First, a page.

In the press notes for his movie GAINSBOURG: A HEROIC LIFE, writer/director/
cartoonist Joann Sfar tells us, "I obviously know Gainsbourg's 'real life' like the back of my hand. But I did not want to make a 'realistic' or 'documentary-like' film." Europeans and British -- of a certain age, at least -- will probably know the life of Serge Gainsbourg, the famous French singer, songwriter and provacateur of the 1960s and 70s, like the back of their hand, too. But Americans? Not so much.
TrustMovies, for instance, had heard and enjoyed a number of Gainsbourg's songs (many of them provocative, and in ways not only sexual, though that was a very large component of their and his success), and he knew of his relationship with British actress/model Jane Birkin and the offspring of that union, the fine actress Charlotte Gainsbourg. So he was prepared to have M. Sfar, shown at right, fill in a lot of blank spaces.
Immediately post-viewing, and for the week or two since spent mulling over the movie, most of those spaces remain open. I do, however, have a much stronger sense of the single thing that, according to the filmmaker, set Serge's life on its exhaustive course: the poor fellow's "ugly" mug face.
Doug Jones of the Hellboy movies) follows our hero, acts as his sidekick, comments on his doings, and always manages to undercut him at prime moments.
GreenCine, along with an interesting review of the film by Vadim Rizov.) I wish the shot were taken at more distance, so you could see at a glance how well it combines the sense of animation with live action in a singe character.)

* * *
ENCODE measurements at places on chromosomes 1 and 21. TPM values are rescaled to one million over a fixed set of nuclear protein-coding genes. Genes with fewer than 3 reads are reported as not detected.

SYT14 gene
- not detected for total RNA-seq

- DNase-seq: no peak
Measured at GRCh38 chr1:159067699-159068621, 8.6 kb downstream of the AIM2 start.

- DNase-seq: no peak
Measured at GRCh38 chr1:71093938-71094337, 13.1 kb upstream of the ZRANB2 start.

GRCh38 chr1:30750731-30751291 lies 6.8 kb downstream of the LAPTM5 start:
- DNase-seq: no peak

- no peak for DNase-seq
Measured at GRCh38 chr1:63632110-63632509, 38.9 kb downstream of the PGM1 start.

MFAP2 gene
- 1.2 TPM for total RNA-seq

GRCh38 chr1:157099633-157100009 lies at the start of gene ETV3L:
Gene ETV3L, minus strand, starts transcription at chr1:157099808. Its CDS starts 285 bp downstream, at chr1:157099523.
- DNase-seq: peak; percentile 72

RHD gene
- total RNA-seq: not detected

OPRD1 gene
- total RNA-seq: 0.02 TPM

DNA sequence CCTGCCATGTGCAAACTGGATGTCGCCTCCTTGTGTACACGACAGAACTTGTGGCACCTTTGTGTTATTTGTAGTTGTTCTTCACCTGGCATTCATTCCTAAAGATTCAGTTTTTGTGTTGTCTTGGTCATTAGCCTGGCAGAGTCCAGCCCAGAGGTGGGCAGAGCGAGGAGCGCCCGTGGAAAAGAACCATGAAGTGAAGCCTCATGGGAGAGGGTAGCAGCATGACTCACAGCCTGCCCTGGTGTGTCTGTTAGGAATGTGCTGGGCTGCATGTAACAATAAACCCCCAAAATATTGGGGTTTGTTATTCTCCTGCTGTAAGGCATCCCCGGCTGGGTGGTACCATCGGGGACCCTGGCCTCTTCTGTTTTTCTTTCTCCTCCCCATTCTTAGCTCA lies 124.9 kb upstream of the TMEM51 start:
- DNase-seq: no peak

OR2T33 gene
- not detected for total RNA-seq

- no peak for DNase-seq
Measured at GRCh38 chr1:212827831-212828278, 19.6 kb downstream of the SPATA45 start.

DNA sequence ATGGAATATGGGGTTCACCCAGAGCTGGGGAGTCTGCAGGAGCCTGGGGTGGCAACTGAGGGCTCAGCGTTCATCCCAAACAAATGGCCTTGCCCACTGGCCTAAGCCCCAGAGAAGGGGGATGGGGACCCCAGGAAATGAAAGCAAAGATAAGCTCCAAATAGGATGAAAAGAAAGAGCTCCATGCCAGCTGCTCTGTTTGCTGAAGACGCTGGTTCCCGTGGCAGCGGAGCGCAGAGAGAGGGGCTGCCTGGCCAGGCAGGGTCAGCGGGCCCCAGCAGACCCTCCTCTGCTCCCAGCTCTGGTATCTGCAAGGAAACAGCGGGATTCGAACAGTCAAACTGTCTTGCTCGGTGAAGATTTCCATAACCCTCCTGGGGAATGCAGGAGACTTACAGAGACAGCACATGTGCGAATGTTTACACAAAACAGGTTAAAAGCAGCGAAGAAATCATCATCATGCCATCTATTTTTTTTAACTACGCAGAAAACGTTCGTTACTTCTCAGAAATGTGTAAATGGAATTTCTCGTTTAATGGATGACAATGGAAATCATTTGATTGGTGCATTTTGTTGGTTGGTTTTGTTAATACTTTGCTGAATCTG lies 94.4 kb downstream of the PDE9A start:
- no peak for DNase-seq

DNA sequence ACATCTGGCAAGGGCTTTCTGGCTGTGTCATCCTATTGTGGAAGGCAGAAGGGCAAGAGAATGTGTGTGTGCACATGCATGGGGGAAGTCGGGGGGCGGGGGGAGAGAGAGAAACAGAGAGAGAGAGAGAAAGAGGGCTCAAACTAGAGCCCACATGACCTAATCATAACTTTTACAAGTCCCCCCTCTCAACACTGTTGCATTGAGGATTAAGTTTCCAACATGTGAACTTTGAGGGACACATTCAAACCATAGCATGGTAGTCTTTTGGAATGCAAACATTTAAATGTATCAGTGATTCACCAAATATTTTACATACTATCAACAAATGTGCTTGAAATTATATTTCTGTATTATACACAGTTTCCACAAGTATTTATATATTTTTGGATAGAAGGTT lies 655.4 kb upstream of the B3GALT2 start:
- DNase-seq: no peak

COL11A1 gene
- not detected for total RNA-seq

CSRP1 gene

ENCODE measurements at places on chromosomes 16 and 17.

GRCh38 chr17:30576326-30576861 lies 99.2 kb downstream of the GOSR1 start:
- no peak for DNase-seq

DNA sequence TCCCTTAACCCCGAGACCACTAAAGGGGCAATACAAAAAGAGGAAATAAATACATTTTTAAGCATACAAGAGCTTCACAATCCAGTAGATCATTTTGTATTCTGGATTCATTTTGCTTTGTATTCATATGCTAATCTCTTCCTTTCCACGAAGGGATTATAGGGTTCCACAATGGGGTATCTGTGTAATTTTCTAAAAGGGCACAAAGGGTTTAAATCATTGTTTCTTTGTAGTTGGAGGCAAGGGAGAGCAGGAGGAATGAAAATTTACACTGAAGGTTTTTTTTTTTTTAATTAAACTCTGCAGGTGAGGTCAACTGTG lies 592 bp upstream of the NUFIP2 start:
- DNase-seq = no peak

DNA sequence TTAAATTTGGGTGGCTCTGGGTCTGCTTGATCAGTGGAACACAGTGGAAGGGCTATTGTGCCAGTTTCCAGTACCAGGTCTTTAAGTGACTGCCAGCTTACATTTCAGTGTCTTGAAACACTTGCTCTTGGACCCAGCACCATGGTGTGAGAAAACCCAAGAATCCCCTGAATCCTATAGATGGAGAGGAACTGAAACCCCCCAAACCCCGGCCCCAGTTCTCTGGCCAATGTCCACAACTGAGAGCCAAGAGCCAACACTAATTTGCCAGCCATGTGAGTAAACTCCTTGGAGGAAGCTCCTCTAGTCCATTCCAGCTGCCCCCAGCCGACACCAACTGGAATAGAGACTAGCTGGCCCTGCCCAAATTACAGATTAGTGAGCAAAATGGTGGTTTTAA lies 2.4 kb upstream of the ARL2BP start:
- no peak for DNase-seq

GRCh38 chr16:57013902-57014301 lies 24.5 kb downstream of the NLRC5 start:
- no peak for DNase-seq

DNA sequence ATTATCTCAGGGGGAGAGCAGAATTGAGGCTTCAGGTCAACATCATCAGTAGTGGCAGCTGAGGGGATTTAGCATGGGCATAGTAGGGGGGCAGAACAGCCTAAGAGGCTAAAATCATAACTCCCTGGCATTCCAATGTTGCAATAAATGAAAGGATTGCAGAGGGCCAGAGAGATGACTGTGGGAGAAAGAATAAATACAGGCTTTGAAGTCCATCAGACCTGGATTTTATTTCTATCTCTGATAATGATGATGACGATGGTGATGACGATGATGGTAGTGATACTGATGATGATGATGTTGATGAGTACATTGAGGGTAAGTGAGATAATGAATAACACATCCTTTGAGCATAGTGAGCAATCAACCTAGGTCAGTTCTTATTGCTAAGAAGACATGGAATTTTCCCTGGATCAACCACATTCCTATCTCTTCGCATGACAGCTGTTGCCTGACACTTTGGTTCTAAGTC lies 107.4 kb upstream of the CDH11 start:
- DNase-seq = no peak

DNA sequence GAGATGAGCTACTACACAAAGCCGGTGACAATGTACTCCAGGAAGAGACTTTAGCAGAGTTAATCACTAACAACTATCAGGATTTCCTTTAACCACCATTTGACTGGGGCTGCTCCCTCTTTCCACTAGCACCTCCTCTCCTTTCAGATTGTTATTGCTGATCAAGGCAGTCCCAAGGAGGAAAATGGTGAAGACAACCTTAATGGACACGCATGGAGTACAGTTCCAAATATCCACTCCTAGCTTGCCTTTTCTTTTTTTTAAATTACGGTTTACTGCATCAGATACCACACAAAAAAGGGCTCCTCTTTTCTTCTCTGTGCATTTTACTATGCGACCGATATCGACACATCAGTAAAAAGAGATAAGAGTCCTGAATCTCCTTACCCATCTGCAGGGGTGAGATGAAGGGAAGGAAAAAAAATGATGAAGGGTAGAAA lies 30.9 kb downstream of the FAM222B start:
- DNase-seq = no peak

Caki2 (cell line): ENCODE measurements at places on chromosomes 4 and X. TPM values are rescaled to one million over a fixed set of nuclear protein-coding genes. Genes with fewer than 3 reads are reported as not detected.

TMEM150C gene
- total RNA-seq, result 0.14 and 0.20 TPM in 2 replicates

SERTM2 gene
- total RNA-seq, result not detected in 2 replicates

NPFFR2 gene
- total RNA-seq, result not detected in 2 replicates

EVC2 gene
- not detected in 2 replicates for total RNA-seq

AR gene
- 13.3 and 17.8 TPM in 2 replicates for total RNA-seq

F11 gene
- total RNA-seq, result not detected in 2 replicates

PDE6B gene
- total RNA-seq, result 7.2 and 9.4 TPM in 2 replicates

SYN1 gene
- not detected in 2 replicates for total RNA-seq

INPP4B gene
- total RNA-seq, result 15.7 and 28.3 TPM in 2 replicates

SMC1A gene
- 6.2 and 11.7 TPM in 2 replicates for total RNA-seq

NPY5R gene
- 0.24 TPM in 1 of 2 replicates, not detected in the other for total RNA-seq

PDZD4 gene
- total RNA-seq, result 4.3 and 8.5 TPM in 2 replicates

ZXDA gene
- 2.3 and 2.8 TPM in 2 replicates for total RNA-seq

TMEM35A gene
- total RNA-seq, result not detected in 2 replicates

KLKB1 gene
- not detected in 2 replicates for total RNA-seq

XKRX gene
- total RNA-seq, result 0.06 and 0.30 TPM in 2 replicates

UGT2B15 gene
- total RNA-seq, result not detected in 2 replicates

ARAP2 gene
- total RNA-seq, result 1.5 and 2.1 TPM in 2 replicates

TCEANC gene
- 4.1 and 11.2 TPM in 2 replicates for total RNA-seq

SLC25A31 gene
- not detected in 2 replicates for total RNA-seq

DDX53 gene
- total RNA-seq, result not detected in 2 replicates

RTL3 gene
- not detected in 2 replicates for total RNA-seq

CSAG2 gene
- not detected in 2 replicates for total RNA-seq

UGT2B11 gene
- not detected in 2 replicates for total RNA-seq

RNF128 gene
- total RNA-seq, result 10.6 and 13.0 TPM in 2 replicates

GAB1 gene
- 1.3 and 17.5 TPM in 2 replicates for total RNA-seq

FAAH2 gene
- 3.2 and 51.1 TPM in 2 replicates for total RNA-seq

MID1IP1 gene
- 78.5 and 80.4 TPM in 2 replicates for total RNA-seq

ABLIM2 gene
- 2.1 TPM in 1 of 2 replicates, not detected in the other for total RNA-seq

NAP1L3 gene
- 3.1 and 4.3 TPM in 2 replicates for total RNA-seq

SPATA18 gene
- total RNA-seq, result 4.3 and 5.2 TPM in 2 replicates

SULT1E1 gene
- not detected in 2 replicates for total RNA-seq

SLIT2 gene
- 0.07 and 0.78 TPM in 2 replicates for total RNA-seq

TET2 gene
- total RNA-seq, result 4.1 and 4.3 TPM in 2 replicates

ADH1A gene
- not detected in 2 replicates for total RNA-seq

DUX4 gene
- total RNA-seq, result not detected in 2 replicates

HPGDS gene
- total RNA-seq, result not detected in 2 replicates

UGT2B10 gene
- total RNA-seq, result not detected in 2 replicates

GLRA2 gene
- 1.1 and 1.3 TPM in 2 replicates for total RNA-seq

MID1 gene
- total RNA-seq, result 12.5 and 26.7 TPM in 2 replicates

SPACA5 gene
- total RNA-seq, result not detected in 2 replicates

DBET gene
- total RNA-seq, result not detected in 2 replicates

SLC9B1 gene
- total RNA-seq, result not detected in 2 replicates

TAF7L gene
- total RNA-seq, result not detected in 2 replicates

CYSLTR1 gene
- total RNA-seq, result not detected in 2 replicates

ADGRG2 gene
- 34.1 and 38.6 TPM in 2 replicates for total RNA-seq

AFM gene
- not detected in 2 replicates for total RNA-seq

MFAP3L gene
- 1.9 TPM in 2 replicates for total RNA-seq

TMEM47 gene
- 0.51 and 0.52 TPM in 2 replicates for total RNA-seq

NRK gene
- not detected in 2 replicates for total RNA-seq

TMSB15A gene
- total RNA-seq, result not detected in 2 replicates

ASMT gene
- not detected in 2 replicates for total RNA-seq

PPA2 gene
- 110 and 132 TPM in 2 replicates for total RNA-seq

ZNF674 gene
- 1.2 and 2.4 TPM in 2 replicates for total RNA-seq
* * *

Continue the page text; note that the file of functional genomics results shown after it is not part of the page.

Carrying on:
Fréhel (played and sung by Yolande Moreau, below, center) is cute and pungent.
Lucy Gordon) and Bardot (Laetitia Casta, below) to Juliette Gréco (Anna Mouglalis) are presented with occasional choice detail (Gréco's talking cat) and lots of camera caresses (Bardot), so we get a sense of glamour, fame and the spark between each pair but little more. It's all whirlwind visuals, impressive but shallow.
Olivier Dahan's La Vie en Rose is one of the finer examples. But has he managed to expand and better the form with his own style? I am not so sure. Via the character of "The Mug," he's created an alternative reality without much reality in it. His outdoor scenes, maybe due to budgetary reasons, feature few extras or traffic, thus calling attention to this lack, rather than to the lead characters on screen. And all the visual panache on display finally has the effect of giildng the lily, or in this case, the hothouse orchid.
Dylan, and looking a lot like Jean-Pierre Cassel.
Music Box Films, opens this Wednesday, August 31, at Film Forum in New York, and in Los Angeles (at the NuArt) and Irvine,California (at Edwards' University Town Center). A national rollout will follow, and you can check all the cities, dates and theaters here.